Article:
The Green Line improvement work at the NICU

The NICU management team decided to introduce the Green Line method to improve and support patient safety work at the unit. An inter-professional improvement group with nurses and assistant nurses introduced and led the implementation, starting in October 2018. All employees were introduced to the Green Line model and trained in how to use it, including the theoretical concepts of resilience and Safety-I and -II. To facilitate the implementation of the Green Line, the inter-professional improvement group had support from the quality and patient safety developer and the unit management team. Regular meetings with the improvement group were planned to follow up on and change the improvement work when needed. Improvements were tested and changed according to the PDSA model for improvement work: Plan, Do, Study, and Act [17] (Additional file 1). Professor Erik Hollnagel was present at a huddle at the beginning and participated in a meeting with the improvement group to provide input on the improvement work. In discussions within the improvement group together with the quality and patient safety developer the general questions to support Safety-II-inspired safety huddles suggested in RPET [15] were adapted to suite the workplace and the intentions of the improvement work. The questions were open with the intention to use follow-up questions: “How did you manage that?”, “Can you describe more?” Based on the experiences of the patient safety huddles, questions were changed over time so that the reflections in the huddle were perceived as valuable for learning. Some examples are: “How have we succeeded today?”, “What have we done to ensure that all children receive food?” To sharpen the patient safety huddles focus topics for reflection were introduced, for example encounters with parents and staff, and breaks to provide relief from work.

The Green Line reflections was planned to be 5–10 min long in the afternoon and all staff that could attend were invited to take part. During the meeting, short notes were taken by one of the participants in the patient safety huddle, to insure that ideas for improvement could be collected. The bed and staff coordinator led and facilitated the reflection. Sometimes this task was performed by members of the improvement group, when they were on duty. At the end of the reflection, the meeting was classified according to its main content: discussion and learning based on a Safety-II perspective, discussion and learning based on a negative event (Safety-I), only reporting of a negative event, or no reflection at all. A classification, based on a colour scheme, was used as is described in Erik Hollnagels RPET whitepaper [15]. To support the learning process and ensure deeper reflection, the quality and patient safety developer participated once or twice a month in the safety huddles. This person also wrote a summary every month of the number of participants, profession, colour classification and what potentials the conversations could be classified within. The summary was shown to the employees to further strengthen their awareness of the role of resilience and the Safety-II approach. During the improvement work, the questionnaire described in the quantitative method section was used to follow up on the patient safety culture at the unit. One statement was added so that the questionnaire had items to cover all four potentials described in resilience. The question added was formulated “At my workplace, we have routines and working methods that allow us to be prepared for challenges that may arise”, and is not reported in this study.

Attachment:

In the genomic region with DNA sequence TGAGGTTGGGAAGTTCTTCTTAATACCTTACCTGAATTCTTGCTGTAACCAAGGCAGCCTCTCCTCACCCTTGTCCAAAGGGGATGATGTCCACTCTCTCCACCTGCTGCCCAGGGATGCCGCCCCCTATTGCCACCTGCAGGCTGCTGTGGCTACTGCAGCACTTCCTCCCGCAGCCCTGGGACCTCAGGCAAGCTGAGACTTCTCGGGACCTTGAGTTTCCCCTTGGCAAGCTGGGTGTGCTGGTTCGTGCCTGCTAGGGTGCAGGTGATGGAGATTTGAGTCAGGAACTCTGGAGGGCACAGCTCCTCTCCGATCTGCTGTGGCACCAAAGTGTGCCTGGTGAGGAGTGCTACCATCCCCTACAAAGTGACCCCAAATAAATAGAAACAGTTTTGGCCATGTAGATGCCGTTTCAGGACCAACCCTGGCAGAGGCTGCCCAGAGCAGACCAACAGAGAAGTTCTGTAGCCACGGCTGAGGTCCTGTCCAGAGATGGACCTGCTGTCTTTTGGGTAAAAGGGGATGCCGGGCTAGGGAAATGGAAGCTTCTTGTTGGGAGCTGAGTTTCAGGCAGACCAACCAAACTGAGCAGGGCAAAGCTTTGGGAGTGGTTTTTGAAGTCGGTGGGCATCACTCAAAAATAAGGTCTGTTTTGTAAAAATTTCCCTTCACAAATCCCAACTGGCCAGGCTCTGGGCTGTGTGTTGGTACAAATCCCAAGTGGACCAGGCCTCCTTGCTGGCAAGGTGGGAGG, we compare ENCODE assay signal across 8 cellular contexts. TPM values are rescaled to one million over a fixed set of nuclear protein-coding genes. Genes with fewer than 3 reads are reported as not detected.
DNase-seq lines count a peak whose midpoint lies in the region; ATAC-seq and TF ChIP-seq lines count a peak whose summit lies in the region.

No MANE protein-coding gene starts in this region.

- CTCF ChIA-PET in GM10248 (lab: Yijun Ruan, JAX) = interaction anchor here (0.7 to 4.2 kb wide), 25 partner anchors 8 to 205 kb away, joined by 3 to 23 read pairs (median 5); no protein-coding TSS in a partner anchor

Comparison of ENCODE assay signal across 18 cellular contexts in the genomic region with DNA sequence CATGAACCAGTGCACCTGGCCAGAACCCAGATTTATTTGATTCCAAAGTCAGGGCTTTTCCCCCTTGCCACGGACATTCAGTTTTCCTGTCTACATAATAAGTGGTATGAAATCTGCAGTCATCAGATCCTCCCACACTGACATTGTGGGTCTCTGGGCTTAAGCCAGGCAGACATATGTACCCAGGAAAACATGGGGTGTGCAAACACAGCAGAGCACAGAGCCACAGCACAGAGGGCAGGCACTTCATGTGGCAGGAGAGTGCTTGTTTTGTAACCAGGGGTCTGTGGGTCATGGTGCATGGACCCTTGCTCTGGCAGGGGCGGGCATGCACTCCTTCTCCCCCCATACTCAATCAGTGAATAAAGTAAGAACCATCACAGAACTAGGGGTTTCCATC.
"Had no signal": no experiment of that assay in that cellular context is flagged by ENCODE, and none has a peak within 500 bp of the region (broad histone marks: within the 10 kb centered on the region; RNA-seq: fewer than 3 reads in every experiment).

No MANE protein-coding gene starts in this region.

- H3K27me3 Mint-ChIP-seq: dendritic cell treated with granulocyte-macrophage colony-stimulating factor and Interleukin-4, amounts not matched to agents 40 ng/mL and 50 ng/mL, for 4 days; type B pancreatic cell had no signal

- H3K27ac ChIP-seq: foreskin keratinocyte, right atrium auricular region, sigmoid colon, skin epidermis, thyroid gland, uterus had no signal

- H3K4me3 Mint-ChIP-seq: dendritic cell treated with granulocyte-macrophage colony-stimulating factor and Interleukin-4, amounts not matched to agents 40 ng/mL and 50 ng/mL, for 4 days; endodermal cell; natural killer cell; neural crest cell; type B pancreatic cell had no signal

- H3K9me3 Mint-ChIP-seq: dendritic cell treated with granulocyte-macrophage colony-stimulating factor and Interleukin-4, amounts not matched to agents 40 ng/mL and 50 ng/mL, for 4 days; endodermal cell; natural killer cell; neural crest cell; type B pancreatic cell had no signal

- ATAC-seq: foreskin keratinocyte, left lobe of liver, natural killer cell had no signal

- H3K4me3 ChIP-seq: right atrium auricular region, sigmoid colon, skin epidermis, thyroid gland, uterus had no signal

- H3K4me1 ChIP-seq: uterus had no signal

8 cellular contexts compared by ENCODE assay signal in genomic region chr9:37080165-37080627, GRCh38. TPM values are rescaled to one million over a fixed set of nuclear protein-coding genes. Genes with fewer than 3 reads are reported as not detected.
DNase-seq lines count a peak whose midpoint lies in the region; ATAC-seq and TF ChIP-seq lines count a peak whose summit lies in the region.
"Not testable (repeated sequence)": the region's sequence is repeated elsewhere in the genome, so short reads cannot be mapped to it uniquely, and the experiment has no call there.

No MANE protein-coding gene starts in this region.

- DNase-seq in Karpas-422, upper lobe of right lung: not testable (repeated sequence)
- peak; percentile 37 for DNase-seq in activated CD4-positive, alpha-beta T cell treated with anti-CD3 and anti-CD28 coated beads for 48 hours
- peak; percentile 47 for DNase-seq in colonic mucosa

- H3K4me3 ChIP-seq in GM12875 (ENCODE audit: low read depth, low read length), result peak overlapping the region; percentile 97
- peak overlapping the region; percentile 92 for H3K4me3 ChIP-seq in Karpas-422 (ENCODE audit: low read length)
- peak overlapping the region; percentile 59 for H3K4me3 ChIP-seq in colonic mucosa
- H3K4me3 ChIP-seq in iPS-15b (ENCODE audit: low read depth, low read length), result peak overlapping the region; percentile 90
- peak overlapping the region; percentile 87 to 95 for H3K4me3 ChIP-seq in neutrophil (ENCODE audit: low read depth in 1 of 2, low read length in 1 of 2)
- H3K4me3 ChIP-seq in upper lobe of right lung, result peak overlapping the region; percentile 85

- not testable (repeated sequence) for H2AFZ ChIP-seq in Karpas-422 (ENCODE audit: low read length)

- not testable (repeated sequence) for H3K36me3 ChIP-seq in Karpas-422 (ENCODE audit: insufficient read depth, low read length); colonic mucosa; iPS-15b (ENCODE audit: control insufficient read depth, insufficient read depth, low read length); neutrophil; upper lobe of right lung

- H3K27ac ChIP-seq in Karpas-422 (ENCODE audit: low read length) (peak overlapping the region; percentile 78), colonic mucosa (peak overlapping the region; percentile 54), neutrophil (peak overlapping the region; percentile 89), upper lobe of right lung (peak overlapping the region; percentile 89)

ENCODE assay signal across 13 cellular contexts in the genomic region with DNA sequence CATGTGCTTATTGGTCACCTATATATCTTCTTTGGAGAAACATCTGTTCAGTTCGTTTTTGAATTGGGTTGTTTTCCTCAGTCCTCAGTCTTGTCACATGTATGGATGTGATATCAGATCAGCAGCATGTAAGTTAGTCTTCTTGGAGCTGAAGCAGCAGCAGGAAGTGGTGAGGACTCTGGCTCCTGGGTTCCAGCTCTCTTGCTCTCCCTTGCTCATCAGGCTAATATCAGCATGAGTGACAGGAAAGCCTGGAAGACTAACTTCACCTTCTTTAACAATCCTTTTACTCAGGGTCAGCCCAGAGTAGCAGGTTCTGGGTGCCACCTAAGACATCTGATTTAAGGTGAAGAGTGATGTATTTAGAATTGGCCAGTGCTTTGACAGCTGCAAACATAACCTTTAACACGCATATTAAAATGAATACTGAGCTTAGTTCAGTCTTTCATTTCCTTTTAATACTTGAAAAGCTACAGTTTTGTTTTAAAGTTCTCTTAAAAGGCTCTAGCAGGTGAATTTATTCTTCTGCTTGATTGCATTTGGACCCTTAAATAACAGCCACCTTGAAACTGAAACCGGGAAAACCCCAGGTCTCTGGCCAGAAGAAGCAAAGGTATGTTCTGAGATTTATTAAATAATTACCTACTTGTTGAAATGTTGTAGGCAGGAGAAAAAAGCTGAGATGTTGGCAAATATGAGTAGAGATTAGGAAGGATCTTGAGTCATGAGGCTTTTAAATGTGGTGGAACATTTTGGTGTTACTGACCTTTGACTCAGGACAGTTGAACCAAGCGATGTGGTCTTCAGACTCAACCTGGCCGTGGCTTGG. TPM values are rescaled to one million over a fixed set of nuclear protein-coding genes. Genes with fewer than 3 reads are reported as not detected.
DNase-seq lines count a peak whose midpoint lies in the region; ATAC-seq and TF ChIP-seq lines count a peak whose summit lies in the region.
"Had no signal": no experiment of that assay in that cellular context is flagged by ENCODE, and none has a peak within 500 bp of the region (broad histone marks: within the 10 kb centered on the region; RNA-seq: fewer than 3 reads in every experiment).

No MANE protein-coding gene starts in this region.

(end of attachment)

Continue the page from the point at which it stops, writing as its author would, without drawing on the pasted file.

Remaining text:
Quantitative method

Data collection and analysis

The questionnaires used in the improvement work to investigate the patient safety culture formed the basis for the quantitative analyses of this study. The questionnaire contained 11 items phrased as statements and was distributed and repeated four times during the study period. This questionnaire has been developed by the Swedish association of local authorities and regions, together with researchers and experts in patient safety, as a simplified tool for patient safety culture assessment [18, 19]. The answer alternatives in the questionnaire use a five-point Likert scale, 1–5 (1 = I totally disagree, 5 = I fully agree) (Additional file 2). One open-ended question to capture the views of the individual was added in the last three surveys, namely “Comments on the Green Line reflections?” The questionnaires were sent out to all employees by work e-mail on four occasions, October 2018, March 2019, October 2019, and December 2020, along with a request for voluntary participation (Additional file 3). The answers were collected using the web survey system esMaker [20], which enables anonymous participation.